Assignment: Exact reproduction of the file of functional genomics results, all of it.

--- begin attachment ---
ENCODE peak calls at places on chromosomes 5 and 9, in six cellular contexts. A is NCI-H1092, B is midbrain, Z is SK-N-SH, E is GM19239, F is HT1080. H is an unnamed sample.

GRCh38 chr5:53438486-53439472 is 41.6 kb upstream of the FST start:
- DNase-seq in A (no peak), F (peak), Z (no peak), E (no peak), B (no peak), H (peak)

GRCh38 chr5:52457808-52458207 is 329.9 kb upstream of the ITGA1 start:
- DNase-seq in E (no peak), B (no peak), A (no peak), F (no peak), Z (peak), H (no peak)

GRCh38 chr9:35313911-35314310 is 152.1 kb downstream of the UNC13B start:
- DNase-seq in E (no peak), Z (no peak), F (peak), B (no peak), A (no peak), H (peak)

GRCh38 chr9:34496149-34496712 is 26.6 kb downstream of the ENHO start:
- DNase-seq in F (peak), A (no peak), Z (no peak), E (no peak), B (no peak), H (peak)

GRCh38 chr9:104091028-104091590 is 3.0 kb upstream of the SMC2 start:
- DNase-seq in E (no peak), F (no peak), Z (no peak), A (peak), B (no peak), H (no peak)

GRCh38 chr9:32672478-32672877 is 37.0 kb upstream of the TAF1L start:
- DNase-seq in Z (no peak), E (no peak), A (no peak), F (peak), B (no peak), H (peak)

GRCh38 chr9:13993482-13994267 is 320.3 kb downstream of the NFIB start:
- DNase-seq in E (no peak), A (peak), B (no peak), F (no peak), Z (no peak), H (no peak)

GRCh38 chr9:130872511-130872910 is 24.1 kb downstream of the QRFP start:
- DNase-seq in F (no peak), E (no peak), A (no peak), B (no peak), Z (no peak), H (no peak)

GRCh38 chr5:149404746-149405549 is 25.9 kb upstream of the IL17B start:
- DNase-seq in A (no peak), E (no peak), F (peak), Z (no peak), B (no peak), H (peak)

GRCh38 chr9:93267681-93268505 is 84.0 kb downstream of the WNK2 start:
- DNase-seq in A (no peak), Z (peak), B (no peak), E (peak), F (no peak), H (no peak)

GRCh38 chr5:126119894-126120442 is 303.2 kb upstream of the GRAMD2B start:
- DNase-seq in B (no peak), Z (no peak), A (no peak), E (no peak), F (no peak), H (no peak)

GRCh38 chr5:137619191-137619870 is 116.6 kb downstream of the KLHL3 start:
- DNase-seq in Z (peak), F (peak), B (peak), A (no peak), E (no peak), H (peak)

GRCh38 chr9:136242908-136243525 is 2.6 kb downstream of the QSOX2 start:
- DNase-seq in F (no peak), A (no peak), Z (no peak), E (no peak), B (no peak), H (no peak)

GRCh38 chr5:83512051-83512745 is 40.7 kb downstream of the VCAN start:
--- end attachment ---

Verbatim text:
ENCODE peak calls at places on chromosomes 5 and 9, in six cellular contexts. A is NCI-H1092, B is midbrain, Z is SK-N-SH, E is GM19239, F is HT1080. H is an unnamed sample.

GRCh38 chr5:53438486-53439472 is 41.6 kb upstream of the FST start:
- DNase-seq in A (no peak), F (peak), Z (no peak), E (no peak), B (no peak), H (peak)

GRCh38 chr5:52457808-52458207 is 329.9 kb upstream of the ITGA1 start:
- DNase-seq in E (no peak), B (no peak), A (no peak), F (no peak), Z (peak), H (no peak)

GRCh38 chr9:35313911-35314310 is 152.1 kb downstream of the UNC13B start:
- DNase-seq in E (no peak), Z (no peak), F (peak), B (no peak), A (no peak), H (peak)

GRCh38 chr9:34496149-34496712 is 26.6 kb downstream of the ENHO start:
- DNase-seq in F (peak), A (no peak), Z (no peak), E (no peak), B (no peak), H (peak)

GRCh38 chr9:104091028-104091590 is 3.0 kb upstream of the SMC2 start:
- DNase-seq in E (no peak), F (no peak), Z (no peak), A (peak), B (no peak), H (no peak)

GRCh38 chr9:32672478-32672877 is 37.0 kb upstream of the TAF1L start:
- DNase-seq in Z (no peak), E (no peak), A (no peak), F (peak), B (no peak), H (peak)

GRCh38 chr9:13993482-13994267 is 320.3 kb downstream of the NFIB start:
- DNase-seq in E (no peak), A (peak), B (no peak), F (no peak), Z (no peak), H (no peak)

GRCh38 chr9:130872511-130872910 is 24.1 kb downstream of the QRFP start:
- DNase-seq in F (no peak), E (no peak), A (no peak), B (no peak), Z (no peak), H (no peak)

GRCh38 chr5:149404746-149405549 is 25.9 kb upstream of the IL17B start:
- DNase-seq in A (no peak), E (no peak), F (peak), Z (no peak), B (no peak), H (peak)

GRCh38 chr9:93267681-93268505 is 84.0 kb downstream of the WNK2 start:
- DNase-seq in A (no peak), Z (peak), B (no peak), E (peak), F (no peak), H (no peak)

GRCh38 chr5:126119894-126120442 is 303.2 kb upstream of the GRAMD2B start:
- DNase-seq in B (no peak), Z (no peak), A (no peak), E (no peak), F (no peak), H (no peak)

GRCh38 chr5:137619191-137619870 is 116.6 kb downstream of the KLHL3 start:
- DNase-seq in Z (peak), F (peak), B (peak), A (no peak), E (no peak), H (peak)

GRCh38 chr9:136242908-136243525 is 2.6 kb downstream of the QSOX2 start:
- DNase-seq in F (no peak), A (no peak), Z (no peak), E (no peak), B (no peak), H (no peak)

GRCh38 chr5:83512051-83512745 is 40.7 kb downstream of the VCAN start: